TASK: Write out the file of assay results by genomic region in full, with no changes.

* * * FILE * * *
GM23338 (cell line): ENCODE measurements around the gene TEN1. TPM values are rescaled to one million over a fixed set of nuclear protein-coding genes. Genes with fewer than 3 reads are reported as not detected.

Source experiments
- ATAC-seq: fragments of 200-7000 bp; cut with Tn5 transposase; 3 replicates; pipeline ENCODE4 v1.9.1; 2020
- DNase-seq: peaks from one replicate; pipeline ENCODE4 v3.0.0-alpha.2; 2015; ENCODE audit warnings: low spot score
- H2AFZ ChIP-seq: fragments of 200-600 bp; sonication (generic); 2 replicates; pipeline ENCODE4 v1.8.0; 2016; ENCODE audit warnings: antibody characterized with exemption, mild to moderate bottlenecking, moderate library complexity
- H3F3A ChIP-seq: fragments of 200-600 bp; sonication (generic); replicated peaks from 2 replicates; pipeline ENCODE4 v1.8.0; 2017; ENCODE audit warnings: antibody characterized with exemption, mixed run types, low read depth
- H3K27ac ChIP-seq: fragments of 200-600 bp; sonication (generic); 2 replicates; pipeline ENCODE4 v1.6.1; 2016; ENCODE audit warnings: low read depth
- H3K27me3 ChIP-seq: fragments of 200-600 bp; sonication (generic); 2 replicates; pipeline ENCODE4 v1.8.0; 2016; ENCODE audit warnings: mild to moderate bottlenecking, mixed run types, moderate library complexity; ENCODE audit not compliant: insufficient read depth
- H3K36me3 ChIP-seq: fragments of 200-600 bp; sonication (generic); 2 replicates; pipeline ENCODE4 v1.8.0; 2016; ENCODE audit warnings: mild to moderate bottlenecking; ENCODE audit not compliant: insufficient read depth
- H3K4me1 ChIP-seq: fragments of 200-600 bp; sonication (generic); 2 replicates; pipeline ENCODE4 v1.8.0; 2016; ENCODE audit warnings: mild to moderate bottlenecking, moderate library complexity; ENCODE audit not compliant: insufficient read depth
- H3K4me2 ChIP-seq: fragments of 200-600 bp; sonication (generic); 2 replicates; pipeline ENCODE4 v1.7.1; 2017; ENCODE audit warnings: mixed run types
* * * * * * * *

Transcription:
GM23338 (cell line): ENCODE measurements around the gene TEN1. TPM values are rescaled to one million over a fixed set of nuclear protein-coding genes. Genes with fewer than 3 reads are reported as not detected.

Source experiments
- ATAC-seq: fragments of 200-7000 bp; cut with Tn5 transposase; 3 replicates; pipeline ENCODE4 v1.9.1; 2020
- DNase-seq: peaks from one replicate; pipeline ENCODE4 v3.0.0-alpha.2; 2015; ENCODE audit warnings: low spot score
- H2AFZ ChIP-seq: fragments of 200-600 bp; sonication (generic); 2 replicates; pipeline ENCODE4 v1.8.0; 2016; ENCODE audit warnings: antibody characterized with exemption, mild to moderate bottlenecking, moderate library complexity
- H3F3A ChIP-seq: fragments of 200-600 bp; sonication (generic); replicated peaks from 2 replicates; pipeline ENCODE4 v1.8.0; 2017; ENCODE audit warnings: antibody characterized with exemption, mixed run types, low read depth
- H3K27ac ChIP-seq: fragments of 200-600 bp; sonication (generic); 2 replicates; pipeline ENCODE4 v1.6.1; 2016; ENCODE audit warnings: low read depth
- H3K27me3 ChIP-seq: fragments of 200-600 bp; sonication (generic); 2 replicates; pipeline ENCODE4 v1.8.0; 2016; ENCODE audit warnings: mild to moderate bottlenecking, mixed run types, moderate library complexity; ENCODE audit not compliant: insufficient read depth
- H3K36me3 ChIP-seq: fragments of 200-600 bp; sonication (generic); 2 replicates; pipeline ENCODE4 v1.8.0; 2016; ENCODE audit warnings: mild to moderate bottlenecking; ENCODE audit not compliant: insufficient read depth
- H3K4me1 ChIP-seq: fragments of 200-600 bp; sonication (generic); 2 replicates; pipeline ENCODE4 v1.8.0; 2016; ENCODE audit warnings: mild to moderate bottlenecking, moderate library complexity; ENCODE audit not compliant: insufficient read depth
- H3K4me2 ChIP-seq: fragments of 200-600 bp; sonication (generic); 2 replicates; pipeline ENCODE4 v1.7.1; 2017; ENCODE audit warnings: mixed run types